5 Days of Insight From Motivate Your Child: Favorite Quotes From The Book

This week I’ve been posting about some of the great things I’ve learned as I’ve read Motivate Your Child by Dr. Scott Turansky and Joanne Miller. You can find the landing page with links to all of the posts, a link to the book, and a link to my full book review here.

This book was definitely one of those to read with a pen in hand to take notes and highlight things that stood out. I don’t often write in a book, but I quickly realized that I wanted to mark things in this one. As I’ve shared in these five days posts, I’ve covered some of those great underlined ideas, but there are many, many more I can’t get to. So in this post, I’m sharing a few more quotes that caught my eye as I read. These will give you something to ponder until you can get the book and read and learn for yourself.

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Internal Motivation
“Responsibility develops as children learn to rely on the internal prompting to do what’s right.”
“The challenge of parenting is to train kids to be internally motivated to do the right things, not just anything.”
“The goal of an external consequence is to build internal motivation to change.”
“The Scriptures take root in a child’s heart, equipping the conscience and guiding a child’s internal motivation.”
“Behavior modification requires that you give a reward that’s greater than the desire to do something different.”
“It’s not words alone that initiate change. It’s action associated with those words that communicates that you mean what you say.”
“One way to strengthen a child’s conscience is to end discipline times with a positive conclusion because it teaches children a specific plan for dealing with the uncomfortable feeling they have when they’ve made a mistake or have deliberately done the wrong thing.”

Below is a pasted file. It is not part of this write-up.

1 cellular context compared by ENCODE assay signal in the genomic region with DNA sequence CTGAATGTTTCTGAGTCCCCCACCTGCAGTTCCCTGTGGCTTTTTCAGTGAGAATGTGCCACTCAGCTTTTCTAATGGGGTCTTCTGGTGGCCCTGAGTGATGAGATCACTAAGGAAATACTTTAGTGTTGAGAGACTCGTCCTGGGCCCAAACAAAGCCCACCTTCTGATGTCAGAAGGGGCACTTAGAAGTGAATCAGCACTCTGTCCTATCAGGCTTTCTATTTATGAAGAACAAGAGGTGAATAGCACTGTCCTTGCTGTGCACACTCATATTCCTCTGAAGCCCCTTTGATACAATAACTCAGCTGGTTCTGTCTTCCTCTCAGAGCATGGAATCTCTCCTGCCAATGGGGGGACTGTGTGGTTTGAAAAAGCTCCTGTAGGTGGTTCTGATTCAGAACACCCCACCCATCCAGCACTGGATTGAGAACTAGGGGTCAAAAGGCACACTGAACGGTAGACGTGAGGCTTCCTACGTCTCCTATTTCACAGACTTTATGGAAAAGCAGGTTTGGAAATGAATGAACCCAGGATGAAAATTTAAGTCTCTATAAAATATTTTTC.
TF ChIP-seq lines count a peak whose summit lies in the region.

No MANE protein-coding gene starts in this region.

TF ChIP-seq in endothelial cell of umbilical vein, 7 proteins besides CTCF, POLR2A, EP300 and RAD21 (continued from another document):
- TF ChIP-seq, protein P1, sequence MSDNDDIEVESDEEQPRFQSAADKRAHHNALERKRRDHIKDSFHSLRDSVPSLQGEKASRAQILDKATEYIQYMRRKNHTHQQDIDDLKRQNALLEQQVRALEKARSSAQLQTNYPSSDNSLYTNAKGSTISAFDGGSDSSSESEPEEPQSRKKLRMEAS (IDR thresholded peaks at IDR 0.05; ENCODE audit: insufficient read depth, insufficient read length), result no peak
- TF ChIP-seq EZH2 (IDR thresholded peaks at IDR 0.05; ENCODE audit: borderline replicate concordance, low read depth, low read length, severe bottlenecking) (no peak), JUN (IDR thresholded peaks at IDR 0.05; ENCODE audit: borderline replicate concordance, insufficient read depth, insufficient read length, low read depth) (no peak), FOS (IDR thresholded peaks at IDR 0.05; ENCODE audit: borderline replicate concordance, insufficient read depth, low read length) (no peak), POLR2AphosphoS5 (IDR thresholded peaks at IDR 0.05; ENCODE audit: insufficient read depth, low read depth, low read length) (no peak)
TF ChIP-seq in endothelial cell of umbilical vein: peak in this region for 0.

“Look for ways to affirm the child when correcting to maximize the discipline process.”
“The challenge of conscience development is to help children become more sensitive to the inner promptings they experience, and then to have the character to evaluate those promptings and respons appropriately.”
“Parents contribute to conscience development by carefully choosing their words and teaching their children that their words have value.”
“Honor builds the conscience because it increases the internal sense of obligation to treat others kindly.”
“Much of the work of conscience development has to do with developing awareness and new ideas, then practicing them.”
“Christians realize that God gave us the Bible to be our standard, and believers rely on God’s Word for their lives….a growing knowledge of God’s Word produces an internal sense of obligation to do what’s right.”
“Much of the heart change takes place in a child through prayer, study of God’s Word and by the grace of God at work in the child’s life.”
“It’s helpful to have regular discussions about the truth and about having the internal courage to speak the truth, even when it’s hard.”
“That’s why it’s important to spend a lot of time with God’s Word to make sure that what we’re hearing is actually from God.”
I hope you’ve been encouraged by the thoughts from Motivate Your Child. I’ve learned much from this book, and I’m planning on looking at some of the other resources that the National Center for Biblical Parenting has to offer.
Have you read Motivate Your Child? I’d love for you to share some of the things you’ve learned from the book.

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